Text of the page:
The Amateur Gentleman (Chapter 1, page 1 of 8)

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Chapter 1

John Barty, ex-champion of England and landlord of the "Coursing
Hound," sat screwed round in his chair with his eyes yet turned to
the door that had closed after the departing lawyer fully five
minutes ago, and his eyes were wide and blank, and his mouth (grim
and close-lipped as a rule) gaped, becoming aware of which, he
closed it with a snap, and passed a great knotted fist across his

"Barnabas," said he slowly, "I beant asleep an' dreaming be I,

"No, father!"

"But--seven--'undred--thousand--pound. It were seven--'undred
thousand pound, weren't it, Barnabas?"

"Yes, father!"

"Seven--'undred--thou--! No! I can't believe it, Barnabas my bye."

"Neither can I, father," said Barnabas, still staring down at the
papers which littered the table before him.

"Nor I aren't a-going to try to believe it, Barnabas."

"And yet--here it is, all written down in black and white, and you
heard what Mr. Crabtree said?"

"Ah,--I heered, but arter all Crabtree's only a lawyer--though
a good un as lawyers go, always been honest an' square wi'
me--leastways I 've never caught him trying to bamboozle John Barty
yet--an' what the eye don't ob-serve the heart don't grieve,
Barnabas my bye, an' there y'are. But seven 'undred thousand pound
is coming it a bit too strong--if he'd ha' knocked off a few 'undred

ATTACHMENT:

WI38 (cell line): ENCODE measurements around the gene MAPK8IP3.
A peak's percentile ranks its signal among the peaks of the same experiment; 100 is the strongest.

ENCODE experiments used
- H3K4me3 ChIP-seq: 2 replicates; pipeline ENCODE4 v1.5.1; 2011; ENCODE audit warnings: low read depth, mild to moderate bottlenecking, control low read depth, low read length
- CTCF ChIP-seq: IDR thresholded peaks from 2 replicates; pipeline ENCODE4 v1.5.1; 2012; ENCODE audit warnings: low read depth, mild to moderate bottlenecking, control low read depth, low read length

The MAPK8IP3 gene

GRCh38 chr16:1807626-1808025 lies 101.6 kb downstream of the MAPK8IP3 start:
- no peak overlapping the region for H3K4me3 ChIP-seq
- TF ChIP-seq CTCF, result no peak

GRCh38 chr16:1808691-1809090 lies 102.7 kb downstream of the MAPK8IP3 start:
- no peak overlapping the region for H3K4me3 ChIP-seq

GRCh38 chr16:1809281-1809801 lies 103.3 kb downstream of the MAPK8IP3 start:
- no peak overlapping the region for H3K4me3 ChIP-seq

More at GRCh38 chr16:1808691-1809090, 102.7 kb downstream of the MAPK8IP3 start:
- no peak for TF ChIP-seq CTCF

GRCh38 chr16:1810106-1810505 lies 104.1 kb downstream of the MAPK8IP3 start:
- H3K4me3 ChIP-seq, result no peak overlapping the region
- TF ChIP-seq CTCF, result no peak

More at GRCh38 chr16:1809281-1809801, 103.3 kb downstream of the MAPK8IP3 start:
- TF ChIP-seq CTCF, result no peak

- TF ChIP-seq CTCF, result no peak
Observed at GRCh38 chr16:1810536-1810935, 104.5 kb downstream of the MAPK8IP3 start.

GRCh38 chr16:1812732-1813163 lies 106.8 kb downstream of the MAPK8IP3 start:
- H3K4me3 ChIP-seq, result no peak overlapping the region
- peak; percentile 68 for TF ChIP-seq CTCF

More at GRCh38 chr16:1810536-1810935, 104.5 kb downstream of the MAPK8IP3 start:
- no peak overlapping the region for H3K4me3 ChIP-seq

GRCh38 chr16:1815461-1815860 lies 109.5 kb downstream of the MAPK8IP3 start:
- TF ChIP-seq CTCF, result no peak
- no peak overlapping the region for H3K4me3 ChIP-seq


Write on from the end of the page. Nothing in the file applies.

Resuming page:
thousand I could ha' took it easier Barnabas, but, as it is--no,

"It's a great fortune!" said Barnabas in the same repressed tone and
with his eyes still intent.

"Fortun'," repeated the father, "fortun'--it's fetched me one in the
ribs--low, Barnabas, low!--it's took my wind an' I'm a-hanging on to
the ropes, lad. Why, Lord love me! I never thought as your uncle Tom
'ad it in him to keep hisself from starving, let alone make a fortun'!
My scapegrace brother Tom--poor Tom as sailed away in a emigrant
ship (which is a un-common bad kind of a ship to sail in--so I've
heered, Barnabas) an' now, to think as he went an' made all that
fortun'--away off in Jamaiky--out o' vegetables."

"And lucky speculation, father--!"

"Now, Barnabas," exclaimed his father, beginning to rasp his fingers
to and fro across his great, square, shaven chin, "why argufy? Your
uncle Tom was a planter--very well! Why is a man a planter--because
he plants things, an' what should a man plant but vegetables? So
Barnabas, vegetables I says, an' vegetables I abide by, now an'
hereafter. Seven 'undred thousand pound all made in Jamaiky--out o'
vegetables--an' there y' are!"

Here John Barty paused and sat with his chin 'twixt finger and thumb
in expectation of his son's rejoinder, but finding him silent, he
presently continued: "Now what astonishes an' fetches me a leveller as fair doubles me up
is--why should my brother Tom leave all this money to a young hop o'
me thumb like you, Barnabas? you, as he never see but once and you
then a infant (and large for your age) in your blessed mother's arms,
Barnabas, a-kicking an' a-squaring away wi' your little pink fists
as proper as ever I seen inside the Ring or out. Ah, Barnabas!"
sighed his father shaking his head at him, "you was a promising
infant, likewise a promising bye; me an' Natty Bell had great hopes
of ye, Barnabas; if you'd been governed by me and Natty Bell you
might ha' done us all proud in the Prize Ring. You was cut out for
the 'Fancy.' Why, Lord! you might even ha' come to be Champion o'
England in time--you 're the very spit o' what I was when I beat
the Fighting Quaker at Dartford thirty years ago."

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